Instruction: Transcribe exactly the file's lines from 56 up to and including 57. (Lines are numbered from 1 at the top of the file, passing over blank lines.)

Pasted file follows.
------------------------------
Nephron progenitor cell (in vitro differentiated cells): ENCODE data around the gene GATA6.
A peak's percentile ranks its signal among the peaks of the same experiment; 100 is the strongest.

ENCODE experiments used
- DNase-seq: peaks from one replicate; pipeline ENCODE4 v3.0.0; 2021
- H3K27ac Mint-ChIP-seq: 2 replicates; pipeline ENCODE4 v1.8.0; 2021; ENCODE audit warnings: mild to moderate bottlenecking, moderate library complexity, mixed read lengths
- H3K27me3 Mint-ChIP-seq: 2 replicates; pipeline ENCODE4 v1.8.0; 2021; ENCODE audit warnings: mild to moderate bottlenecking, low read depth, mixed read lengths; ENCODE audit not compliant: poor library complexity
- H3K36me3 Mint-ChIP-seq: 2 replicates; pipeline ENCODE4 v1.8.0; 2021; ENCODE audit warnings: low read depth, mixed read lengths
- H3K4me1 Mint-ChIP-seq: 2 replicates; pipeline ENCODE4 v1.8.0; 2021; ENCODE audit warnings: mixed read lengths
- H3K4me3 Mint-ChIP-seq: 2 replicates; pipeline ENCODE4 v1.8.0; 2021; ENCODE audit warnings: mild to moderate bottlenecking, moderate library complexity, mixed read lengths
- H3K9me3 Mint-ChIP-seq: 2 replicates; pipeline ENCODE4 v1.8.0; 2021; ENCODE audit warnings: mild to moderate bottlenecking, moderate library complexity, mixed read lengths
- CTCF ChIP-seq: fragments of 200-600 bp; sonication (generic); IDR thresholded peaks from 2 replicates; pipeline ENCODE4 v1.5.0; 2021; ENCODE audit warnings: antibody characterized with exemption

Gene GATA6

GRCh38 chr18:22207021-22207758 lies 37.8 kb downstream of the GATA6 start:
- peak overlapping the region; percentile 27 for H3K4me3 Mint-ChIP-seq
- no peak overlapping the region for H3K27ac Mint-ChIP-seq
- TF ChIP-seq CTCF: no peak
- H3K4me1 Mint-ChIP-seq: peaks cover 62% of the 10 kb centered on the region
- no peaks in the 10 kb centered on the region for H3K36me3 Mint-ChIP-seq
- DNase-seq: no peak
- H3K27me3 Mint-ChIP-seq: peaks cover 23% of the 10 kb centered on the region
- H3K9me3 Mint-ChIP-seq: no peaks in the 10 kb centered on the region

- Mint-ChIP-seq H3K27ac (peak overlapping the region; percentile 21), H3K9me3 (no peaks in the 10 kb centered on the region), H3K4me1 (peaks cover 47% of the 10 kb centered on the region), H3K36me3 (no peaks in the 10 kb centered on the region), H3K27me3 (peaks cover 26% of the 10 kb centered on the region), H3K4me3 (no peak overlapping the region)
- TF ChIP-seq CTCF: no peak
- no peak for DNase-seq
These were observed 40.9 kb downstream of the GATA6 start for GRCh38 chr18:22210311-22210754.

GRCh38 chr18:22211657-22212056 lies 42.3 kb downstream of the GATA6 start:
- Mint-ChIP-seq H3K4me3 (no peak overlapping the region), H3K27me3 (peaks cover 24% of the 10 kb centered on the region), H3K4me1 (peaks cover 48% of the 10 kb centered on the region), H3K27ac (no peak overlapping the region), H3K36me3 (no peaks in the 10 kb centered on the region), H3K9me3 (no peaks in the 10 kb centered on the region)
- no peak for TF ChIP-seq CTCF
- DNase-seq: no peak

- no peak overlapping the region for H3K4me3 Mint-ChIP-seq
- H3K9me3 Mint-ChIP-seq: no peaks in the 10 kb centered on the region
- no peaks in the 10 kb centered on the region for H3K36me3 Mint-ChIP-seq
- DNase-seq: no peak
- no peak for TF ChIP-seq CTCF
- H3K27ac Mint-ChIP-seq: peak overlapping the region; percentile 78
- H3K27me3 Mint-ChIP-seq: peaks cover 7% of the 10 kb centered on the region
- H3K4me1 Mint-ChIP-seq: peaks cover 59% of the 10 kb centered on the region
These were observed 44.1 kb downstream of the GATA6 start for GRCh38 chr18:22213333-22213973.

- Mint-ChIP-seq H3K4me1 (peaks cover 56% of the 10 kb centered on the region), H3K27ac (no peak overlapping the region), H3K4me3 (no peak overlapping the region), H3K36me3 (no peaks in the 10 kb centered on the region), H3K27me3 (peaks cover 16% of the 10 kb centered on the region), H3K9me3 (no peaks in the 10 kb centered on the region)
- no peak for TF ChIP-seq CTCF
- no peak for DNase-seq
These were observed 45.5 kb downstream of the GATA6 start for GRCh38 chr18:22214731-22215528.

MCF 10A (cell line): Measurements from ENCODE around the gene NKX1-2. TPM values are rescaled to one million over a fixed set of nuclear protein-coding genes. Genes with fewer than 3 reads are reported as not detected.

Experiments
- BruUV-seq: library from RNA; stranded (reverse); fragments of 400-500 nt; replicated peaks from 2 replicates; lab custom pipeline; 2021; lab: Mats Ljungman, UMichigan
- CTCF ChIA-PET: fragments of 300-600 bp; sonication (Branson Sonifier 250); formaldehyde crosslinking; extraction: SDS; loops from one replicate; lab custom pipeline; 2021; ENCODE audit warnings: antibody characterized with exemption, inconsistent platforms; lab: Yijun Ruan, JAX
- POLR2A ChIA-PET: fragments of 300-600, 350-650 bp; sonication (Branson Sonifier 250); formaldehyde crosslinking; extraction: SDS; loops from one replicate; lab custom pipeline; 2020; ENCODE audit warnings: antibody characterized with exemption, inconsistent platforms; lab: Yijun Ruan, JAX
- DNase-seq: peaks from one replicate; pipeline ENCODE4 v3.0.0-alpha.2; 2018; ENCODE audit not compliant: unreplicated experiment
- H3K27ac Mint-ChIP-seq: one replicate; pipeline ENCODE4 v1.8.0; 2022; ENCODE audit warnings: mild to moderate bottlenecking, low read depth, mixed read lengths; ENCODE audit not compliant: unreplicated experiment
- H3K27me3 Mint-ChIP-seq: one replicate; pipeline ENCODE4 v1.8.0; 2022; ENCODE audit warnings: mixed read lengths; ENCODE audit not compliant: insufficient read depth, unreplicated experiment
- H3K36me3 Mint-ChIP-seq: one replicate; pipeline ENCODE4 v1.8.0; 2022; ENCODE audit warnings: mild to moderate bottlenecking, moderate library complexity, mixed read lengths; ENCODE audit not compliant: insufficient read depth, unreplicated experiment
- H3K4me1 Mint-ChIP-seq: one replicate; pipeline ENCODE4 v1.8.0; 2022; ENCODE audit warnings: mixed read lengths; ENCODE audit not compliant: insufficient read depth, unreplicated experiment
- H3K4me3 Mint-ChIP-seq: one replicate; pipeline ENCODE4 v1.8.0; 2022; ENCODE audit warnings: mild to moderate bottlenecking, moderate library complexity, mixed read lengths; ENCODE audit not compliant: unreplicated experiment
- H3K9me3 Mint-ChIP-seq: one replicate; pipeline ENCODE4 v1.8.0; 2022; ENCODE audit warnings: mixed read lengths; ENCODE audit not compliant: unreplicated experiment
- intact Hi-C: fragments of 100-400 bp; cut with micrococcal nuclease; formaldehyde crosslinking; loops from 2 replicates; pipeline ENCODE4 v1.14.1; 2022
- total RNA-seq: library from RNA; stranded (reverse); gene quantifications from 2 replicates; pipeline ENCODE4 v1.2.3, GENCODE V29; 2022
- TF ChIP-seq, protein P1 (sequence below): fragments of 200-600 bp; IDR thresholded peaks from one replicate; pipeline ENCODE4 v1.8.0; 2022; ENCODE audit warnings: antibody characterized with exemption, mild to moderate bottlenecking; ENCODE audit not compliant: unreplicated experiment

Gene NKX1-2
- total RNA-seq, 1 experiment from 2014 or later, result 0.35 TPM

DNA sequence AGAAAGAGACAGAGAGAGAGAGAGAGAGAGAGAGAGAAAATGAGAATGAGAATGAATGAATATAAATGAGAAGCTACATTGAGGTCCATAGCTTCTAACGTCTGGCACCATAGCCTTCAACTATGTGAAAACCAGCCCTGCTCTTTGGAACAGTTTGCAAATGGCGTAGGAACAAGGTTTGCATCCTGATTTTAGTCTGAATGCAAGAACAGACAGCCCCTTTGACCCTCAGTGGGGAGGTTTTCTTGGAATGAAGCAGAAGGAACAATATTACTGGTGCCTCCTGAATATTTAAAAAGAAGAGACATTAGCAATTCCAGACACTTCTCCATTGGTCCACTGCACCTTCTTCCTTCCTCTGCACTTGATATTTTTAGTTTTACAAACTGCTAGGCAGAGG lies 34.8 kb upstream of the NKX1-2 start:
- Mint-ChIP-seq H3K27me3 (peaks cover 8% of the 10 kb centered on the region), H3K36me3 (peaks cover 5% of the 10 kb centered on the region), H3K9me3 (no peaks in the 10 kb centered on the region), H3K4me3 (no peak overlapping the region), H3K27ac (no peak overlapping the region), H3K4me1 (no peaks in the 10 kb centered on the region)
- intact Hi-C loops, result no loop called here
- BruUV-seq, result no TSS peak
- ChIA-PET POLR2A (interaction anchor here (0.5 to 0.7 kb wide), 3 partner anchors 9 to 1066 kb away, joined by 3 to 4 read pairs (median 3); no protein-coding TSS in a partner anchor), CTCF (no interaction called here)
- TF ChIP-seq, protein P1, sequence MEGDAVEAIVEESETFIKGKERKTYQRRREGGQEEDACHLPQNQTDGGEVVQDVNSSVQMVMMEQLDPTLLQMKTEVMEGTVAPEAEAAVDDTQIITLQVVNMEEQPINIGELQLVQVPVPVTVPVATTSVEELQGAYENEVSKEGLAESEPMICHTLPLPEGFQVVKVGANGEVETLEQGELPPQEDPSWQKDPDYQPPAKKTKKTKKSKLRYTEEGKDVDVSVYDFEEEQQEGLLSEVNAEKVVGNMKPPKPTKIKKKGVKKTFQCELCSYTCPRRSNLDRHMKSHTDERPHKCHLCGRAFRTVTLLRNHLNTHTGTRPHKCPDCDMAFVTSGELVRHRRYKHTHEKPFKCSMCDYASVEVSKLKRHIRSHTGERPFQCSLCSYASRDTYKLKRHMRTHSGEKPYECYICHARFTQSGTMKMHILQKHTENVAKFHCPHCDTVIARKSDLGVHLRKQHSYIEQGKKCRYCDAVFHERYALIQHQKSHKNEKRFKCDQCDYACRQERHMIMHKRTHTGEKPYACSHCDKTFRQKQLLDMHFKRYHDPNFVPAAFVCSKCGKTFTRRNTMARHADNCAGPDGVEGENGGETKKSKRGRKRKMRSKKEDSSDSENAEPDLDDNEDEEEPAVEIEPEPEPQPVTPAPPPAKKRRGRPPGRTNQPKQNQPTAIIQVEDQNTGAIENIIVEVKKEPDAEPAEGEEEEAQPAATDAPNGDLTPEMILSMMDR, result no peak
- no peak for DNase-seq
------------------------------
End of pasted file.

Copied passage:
- total RNA-seq: library from RNA; stranded (reverse); gene quantifications from 2 replicates; pipeline ENCODE4 v1.2.3, GENCODE V29; 2022
- TF ChIP-seq, protein P1 (sequence below): fragments of 200-600 bp; IDR thresholded peaks from one replicate; pipeline ENCODE4 v1.8.0; 2022; ENCODE audit warnings: antibody characterized with exemption, mild to moderate bottlenecking; ENCODE audit not compliant: unreplicated experiment